Helmholtz free energies of atom pair interactions in proteins

Details

Serval ID
serval:BIB_2E2BDF82905B
Type
Article: article from journal or magazin.
Collection
Publications
Institution
Title
Helmholtz free energies of atom pair interactions in proteins
Journal
Folding and Design
Author(s)
Sippl  M. J., Ortner  M., Jaritz  M., Lackner  P., Flockner  H.
ISSN
1359-0278 (Print)
Publication state
Published
Issued date
1996
Volume
1
Number
4
Pages
289-98
Notes
Journal Article
Research Support, Non-U.S. Gov't
Abstract
BACKGROUND: Proteins fold to unique three-dimensional structures, but how they achieve this transition and how they maintain their native folds is controversial. Information on the functional form of molecular interactions is required to address these issues. The basic building blocks are the free energies of atom pair interactions in dense protein solvent systems. In a dense medium, entropic effects often dominate over internal energies but free energy estimates are notoriously difficult to obtain. A prominent example is the peptide hydrogen bond (H-bond). It is still unclear to what extent H-bonds contribute to protein folding and stability of native structures. RESULTS: Radial distribution functions of atom pair interactions are compiled from a database of known protein folds. The functions are transformed to Helmholtz free energies using a recipe from the statistical mechanics of dense interacting systems. In particular we concentrate on the features of the free energy functions of peptide H-bonds. Differences in Helmholtz free energies correspond to the reversible work required or gained when the distance between two particles is changed. Consequently, the functions directly display the energetic features of the respective thermodynamic process, such as H-bond formation or disruption. CONCLUSIONS: In the H-bond potential, a high barrier isolates a deep narrow minimum at H-bond contact from large distances, but the free energy difference between H-bond contact and large distances is close to zero. The energy barrier plays an intriguing role in H-bond formation and disruption: both processes require activation energy in the order of 2kT. H-bond formation opposes folding to compact states, but once formed, H-bonds act as molecular locks and a network of such bonds keeps polypeptide chains in a precise spatial configuration. On the other hand, peptide H-bonds do not contribute to the thermodynamic stability of native folds, because the energy balance of H-bond formation is close to zero.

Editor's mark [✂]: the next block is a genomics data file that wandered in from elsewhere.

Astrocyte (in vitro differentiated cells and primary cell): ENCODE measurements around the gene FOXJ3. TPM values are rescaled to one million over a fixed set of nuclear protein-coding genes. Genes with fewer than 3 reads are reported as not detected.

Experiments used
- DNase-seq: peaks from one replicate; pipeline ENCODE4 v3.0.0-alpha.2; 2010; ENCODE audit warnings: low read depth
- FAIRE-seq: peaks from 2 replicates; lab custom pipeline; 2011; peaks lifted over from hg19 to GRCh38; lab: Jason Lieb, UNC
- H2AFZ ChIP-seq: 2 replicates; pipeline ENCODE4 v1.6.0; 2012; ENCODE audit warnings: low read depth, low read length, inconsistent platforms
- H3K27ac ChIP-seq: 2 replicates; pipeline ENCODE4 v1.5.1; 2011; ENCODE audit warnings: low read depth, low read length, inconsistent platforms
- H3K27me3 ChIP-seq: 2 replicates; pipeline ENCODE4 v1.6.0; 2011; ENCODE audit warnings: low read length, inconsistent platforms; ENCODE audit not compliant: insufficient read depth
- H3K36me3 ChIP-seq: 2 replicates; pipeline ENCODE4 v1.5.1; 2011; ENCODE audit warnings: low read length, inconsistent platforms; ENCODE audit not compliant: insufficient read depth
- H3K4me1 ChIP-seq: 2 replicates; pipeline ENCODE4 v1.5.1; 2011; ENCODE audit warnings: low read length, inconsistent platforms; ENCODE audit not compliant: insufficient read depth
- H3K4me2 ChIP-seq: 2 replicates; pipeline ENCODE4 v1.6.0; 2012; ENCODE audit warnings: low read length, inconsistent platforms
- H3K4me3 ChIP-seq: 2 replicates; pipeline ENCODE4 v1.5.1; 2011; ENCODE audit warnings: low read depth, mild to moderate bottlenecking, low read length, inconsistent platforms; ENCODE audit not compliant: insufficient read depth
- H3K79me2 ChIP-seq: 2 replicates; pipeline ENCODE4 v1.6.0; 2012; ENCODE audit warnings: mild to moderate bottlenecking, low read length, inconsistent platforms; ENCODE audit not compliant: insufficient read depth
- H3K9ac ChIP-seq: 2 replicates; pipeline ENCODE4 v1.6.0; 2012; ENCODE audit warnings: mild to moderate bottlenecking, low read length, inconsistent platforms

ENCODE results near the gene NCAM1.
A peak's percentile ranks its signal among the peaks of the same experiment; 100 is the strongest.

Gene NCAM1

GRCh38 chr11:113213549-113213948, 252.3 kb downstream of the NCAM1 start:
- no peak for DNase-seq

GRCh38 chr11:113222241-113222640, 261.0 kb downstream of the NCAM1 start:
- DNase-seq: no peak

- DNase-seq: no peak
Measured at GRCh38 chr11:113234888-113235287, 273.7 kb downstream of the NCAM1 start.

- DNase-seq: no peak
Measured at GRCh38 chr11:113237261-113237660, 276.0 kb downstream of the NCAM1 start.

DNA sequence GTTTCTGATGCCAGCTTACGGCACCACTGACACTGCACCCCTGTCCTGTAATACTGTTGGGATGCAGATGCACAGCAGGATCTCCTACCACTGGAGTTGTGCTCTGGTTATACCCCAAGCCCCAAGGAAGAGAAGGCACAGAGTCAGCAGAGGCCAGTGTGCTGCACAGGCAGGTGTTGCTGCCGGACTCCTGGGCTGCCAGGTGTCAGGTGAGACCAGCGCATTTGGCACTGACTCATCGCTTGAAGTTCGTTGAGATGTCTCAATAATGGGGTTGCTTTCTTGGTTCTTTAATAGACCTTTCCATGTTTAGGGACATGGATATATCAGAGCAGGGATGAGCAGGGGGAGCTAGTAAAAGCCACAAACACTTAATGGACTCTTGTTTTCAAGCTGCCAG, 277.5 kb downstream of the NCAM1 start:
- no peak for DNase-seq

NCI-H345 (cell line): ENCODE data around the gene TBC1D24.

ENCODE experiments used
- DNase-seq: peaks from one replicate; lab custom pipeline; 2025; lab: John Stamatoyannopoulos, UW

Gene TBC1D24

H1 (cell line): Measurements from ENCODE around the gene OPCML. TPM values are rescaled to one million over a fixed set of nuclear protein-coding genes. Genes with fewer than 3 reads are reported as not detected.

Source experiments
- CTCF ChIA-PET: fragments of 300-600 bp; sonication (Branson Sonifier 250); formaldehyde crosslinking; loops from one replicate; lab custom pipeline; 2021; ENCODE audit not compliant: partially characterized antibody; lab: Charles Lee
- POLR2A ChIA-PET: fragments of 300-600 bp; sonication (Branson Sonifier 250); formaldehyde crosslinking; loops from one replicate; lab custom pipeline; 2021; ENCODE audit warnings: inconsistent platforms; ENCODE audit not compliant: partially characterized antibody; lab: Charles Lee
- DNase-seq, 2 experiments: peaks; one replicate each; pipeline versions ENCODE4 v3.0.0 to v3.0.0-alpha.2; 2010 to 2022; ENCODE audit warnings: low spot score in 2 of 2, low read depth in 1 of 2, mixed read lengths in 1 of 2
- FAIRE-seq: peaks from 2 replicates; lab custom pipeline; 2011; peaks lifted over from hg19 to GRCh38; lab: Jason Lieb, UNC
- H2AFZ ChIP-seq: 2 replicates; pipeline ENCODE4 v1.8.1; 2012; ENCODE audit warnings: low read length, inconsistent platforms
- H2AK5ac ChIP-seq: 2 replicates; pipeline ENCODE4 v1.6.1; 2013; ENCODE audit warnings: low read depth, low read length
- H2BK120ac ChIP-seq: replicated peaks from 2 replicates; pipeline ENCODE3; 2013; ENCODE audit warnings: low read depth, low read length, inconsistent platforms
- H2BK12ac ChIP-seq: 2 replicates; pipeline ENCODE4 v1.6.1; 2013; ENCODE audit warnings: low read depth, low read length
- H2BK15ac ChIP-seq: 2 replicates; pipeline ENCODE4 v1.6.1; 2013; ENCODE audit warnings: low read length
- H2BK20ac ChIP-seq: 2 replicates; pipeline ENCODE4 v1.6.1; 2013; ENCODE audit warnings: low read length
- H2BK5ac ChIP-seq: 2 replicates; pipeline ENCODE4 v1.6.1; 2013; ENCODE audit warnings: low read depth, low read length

Keywords
Drug Stability Hydrogen Bonding Models, Chemical Molecular Structure Peptides/chemistry Protein Folding Proteins/*chemistry Thermodynamics
Pubmed
Web of science
Open Access
Yes
Create date
25/01/2008 16:08
Last modification date
20/08/2019 13:12
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